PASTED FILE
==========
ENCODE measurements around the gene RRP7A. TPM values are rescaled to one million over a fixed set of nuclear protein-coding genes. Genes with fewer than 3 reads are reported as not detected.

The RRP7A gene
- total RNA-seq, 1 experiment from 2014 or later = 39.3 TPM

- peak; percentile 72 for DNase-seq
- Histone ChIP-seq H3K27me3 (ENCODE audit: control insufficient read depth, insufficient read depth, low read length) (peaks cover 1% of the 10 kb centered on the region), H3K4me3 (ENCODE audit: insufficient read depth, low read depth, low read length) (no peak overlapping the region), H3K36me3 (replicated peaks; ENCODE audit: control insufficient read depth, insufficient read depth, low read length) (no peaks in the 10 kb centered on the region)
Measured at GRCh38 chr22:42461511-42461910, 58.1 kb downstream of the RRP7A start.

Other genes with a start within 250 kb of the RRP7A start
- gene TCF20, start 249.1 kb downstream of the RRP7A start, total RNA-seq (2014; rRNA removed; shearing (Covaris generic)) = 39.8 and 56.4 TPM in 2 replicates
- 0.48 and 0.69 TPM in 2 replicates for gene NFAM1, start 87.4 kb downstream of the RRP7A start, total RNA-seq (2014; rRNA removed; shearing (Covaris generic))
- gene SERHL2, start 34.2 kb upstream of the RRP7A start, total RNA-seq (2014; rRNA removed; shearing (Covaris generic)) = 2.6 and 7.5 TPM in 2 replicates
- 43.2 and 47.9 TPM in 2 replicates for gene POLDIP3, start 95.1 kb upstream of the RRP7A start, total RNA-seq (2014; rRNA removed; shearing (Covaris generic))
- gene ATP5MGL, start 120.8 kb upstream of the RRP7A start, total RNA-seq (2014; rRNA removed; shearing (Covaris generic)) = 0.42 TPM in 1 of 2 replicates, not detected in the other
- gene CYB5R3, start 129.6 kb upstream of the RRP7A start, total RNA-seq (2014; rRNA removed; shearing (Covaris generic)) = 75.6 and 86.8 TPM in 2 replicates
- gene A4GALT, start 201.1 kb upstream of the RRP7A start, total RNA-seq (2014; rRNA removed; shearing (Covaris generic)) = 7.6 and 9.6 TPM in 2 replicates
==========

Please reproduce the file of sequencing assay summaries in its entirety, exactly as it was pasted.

ENCODE measurements around the gene RRP7A. TPM values are rescaled to one million over a fixed set of nuclear protein-coding genes. Genes with fewer than 3 reads are reported as not detected.

The RRP7A gene
- total RNA-seq, 1 experiment from 2014 or later = 39.3 TPM

- peak; percentile 72 for DNase-seq
- Histone ChIP-seq H3K27me3 (ENCODE audit: control insufficient read depth, insufficient read depth, low read length) (peaks cover 1% of the 10 kb centered on the region), H3K4me3 (ENCODE audit: insufficient read depth, low read depth, low read length) (no peak overlapping the region), H3K36me3 (replicated peaks; ENCODE audit: control insufficient read depth, insufficient read depth, low read length) (no peaks in the 10 kb centered on the region)
Measured at GRCh38 chr22:42461511-42461910, 58.1 kb downstream of the RRP7A start.

Other genes with a start within 250 kb of the RRP7A start
- gene TCF20, start 249.1 kb downstream of the RRP7A start, total RNA-seq (2014; rRNA removed; shearing (Covaris generic)) = 39.8 and 56.4 TPM in 2 replicates
- 0.48 and 0.69 TPM in 2 replicates for gene NFAM1, start 87.4 kb downstream of the RRP7A start, total RNA-seq (2014; rRNA removed; shearing (Covaris generic))
- gene SERHL2, start 34.2 kb upstream of the RRP7A start, total RNA-seq (2014; rRNA removed; shearing (Covaris generic)) = 2.6 and 7.5 TPM in 2 replicates
- 43.2 and 47.9 TPM in 2 replicates for gene POLDIP3, start 95.1 kb upstream of the RRP7A start, total RNA-seq (2014; rRNA removed; shearing (Covaris generic))
- gene ATP5MGL, start 120.8 kb upstream of the RRP7A start, total RNA-seq (2014; rRNA removed; shearing (Covaris generic)) = 0.42 TPM in 1 of 2 replicates, not detected in the other
- gene CYB5R3, start 129.6 kb upstream of the RRP7A start, total RNA-seq (2014; rRNA removed; shearing (Covaris generic)) = 75.6 and 86.8 TPM in 2 replicates
- gene A4GALT, start 201.1 kb upstream of the RRP7A start, total RNA-seq (2014; rRNA removed; shearing (Covaris generic)) = 7.6 and 9.6 TPM in 2 replicates